Reading Roundup – Goodbye to Summer

Tomorrow is the official first day of Fall and I’m ready for it.  I live in the Southeast, so we don’t usually get as much fall weather as I’d like, but I’ll take 80’s over 90’s.  This summer was eventful.  I got to go on a much-needed vacation where I stayed at a lovely B&B and saw some history in the low country. I also shot a gun for the very first time.  Equal parts terrifying and exhilarating.  I’m a member at the range and plan to exercise my Second Amendment rights as soon I find a gun I like (and can handle).

So, let us say goodbye to Summer and round up the best (and worst) books of the season.

Our Woman in Moscow by Beatriz Williams

I’ll read Beatriz Williams anytime of the year, but this was a great way to kick off summer reading.  I was lukewarm on her last two, but this one I loved. It reminded me more of A Hundred Summers in tone and snarky fourth wall breaking. The Cold War isn’t my go-to for historical fiction, but I wouldn’t mind another story with Ruth and Sumner.  I continue to marvel at Ms. Williams ability to write so many good stories that balance pacing and characterization.  Bring on the next one.  (That’ll be the next installment of the Wicked Redhead series in October.)

56 Days by Catherine Ryan Howard

I was wary of reading anything that featured the pandemic and I much prefer it be ignored, especially if it doesn’t have anything to do with the actual story. This story promised that the pandemic was the reason for the mystery, so I said, “Ok that could work.” But sadly, it just didn’t. I was expecting some cabin fever tension and really it was just some unlikeable and pretty boring characters, who spent a good bit of time apart and outside the apartment during this “lockdown.” The story was bleak and the detectives in present day seemed like they were there to bring some comic relief, but I found them annoying. A female detective constantly eye-rolling at her male sex-game loving partner was just a cliche. It spent a lot of time going over the same material to cover two perspectives, which I really hated. I just read it.  I don’t want to read the entire scene again.  And the descriptions of the lockdown and the pandemic were long and boring. I know all this because I was, you know, there. This was a disappointment.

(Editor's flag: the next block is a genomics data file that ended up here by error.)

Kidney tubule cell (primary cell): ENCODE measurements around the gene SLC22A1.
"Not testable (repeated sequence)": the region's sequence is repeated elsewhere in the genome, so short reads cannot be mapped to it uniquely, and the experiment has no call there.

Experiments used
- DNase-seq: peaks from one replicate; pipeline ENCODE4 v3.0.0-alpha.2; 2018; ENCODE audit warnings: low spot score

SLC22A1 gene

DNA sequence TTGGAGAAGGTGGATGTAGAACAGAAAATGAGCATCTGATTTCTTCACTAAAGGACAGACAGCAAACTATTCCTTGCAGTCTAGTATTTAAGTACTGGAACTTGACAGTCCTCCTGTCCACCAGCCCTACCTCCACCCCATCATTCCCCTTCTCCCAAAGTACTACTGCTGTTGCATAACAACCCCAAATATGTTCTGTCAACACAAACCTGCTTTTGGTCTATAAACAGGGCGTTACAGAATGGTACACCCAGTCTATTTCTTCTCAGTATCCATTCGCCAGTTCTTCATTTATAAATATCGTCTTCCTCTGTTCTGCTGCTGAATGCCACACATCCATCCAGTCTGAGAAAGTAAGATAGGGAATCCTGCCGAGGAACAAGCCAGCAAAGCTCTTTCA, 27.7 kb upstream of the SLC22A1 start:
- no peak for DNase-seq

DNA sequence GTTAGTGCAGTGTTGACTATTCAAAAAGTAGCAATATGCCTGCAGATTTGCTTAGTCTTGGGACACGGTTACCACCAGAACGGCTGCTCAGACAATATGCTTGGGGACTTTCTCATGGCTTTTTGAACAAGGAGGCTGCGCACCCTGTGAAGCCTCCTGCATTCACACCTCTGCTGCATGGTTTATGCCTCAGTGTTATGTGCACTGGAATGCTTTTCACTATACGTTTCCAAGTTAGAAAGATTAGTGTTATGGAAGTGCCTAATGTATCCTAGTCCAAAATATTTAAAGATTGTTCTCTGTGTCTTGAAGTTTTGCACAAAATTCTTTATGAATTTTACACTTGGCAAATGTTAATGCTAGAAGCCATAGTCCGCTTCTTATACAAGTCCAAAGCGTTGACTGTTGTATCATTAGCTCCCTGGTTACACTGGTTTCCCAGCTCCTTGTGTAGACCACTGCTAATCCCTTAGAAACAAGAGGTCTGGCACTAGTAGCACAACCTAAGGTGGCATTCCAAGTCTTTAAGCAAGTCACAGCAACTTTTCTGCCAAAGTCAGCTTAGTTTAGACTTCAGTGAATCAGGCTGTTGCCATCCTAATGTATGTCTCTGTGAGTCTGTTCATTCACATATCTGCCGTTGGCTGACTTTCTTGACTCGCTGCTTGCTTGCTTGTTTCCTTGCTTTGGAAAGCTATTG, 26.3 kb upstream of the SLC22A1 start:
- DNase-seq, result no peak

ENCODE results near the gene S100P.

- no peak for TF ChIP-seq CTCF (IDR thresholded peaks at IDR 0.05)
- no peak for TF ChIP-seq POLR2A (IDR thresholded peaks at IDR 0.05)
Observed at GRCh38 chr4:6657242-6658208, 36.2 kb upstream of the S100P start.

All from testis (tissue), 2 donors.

Malibu Rising by Taylor Jenkins Reid

This was my first of her books and I’m going to be spoiled now because this one was just so good.  I hesitated to get this one from BotM because it isn’t my usual speed.  But I’m so, so glad I did.  It’s a family drama set in the 1980’s in Malibu that just sucks you in.  I love a story that hooks you with how it’s going to end and then makes the journey getting there immersive and exciting.  A house party that ends in flames, a family with way too many secrets, and an author who knows how to pull it all together.  Well done, Ms. Reid.  I’ll be looking out for your next one.

Imposter Syndrome by Kathy Wang

This was another one that isn’t in my usual genre.  In fact, what genre would you put this one in?  Spy novel, social commentary, general fiction?  It’s really all these things. It’s a story about a Russian spy placed as a CEO in  Silicon Valley and the IT cube dweller who figures it out.  It’s not high action or anything but it does give a bit of insight into the culture around big tech.  I enjoyed the book for what it was but ultimately, I couldn’t really figure out what it was trying to be.  It’s an enjoyable read it you’re looking for something outside your usual, but it didn’t wow me.

Confessions on the 7:45 by Lisa Unger

I’ve enjoyed Lisa Unger’s books in the past, but I initially gave this one a pass because the premise sounded like it was riffing too much on Strangers on a Train.  A woman tells a stranger on her commute that her husband is sleeping with the nanny and then the nanny disappears.  But I was looking for an audiobook and this one was available, and one thing led to another, and I ended up really liking it.  I don’t want to spoil anything but it’s not as much like Strangers on a Train as you might think.  There’s a lot going on with both these women.  Lisa Unger does a great job of weaving a mystery that keeps you guessing without falling into the same old tropes.  When I’m in the mood for a thriller that’s going to give me something different, I turn to Lisa Unger.  I recommend the book, but if you like audiobooks, this is a good one.

Some Choose Darkness by Charlie Donlea

I’m a sucker for interesting characters and Charlie Donlea has created a good one in Rory Moore.  She’s introverted and OCD but she’s the best in the business at crime reconstruction.  This was a well-crafted mystery that kept me interested throughout, which is a feat these days.  The plotting and pacing were good, and I enjoyed spending time with Rory.  I devoured this one in a weekend.  I highly recommend if you’re tired of the same old same old in mysteries.

That’s it for summer reading.  Now, on to Fall and all that will come with it.  And as always, happy reading, y’all.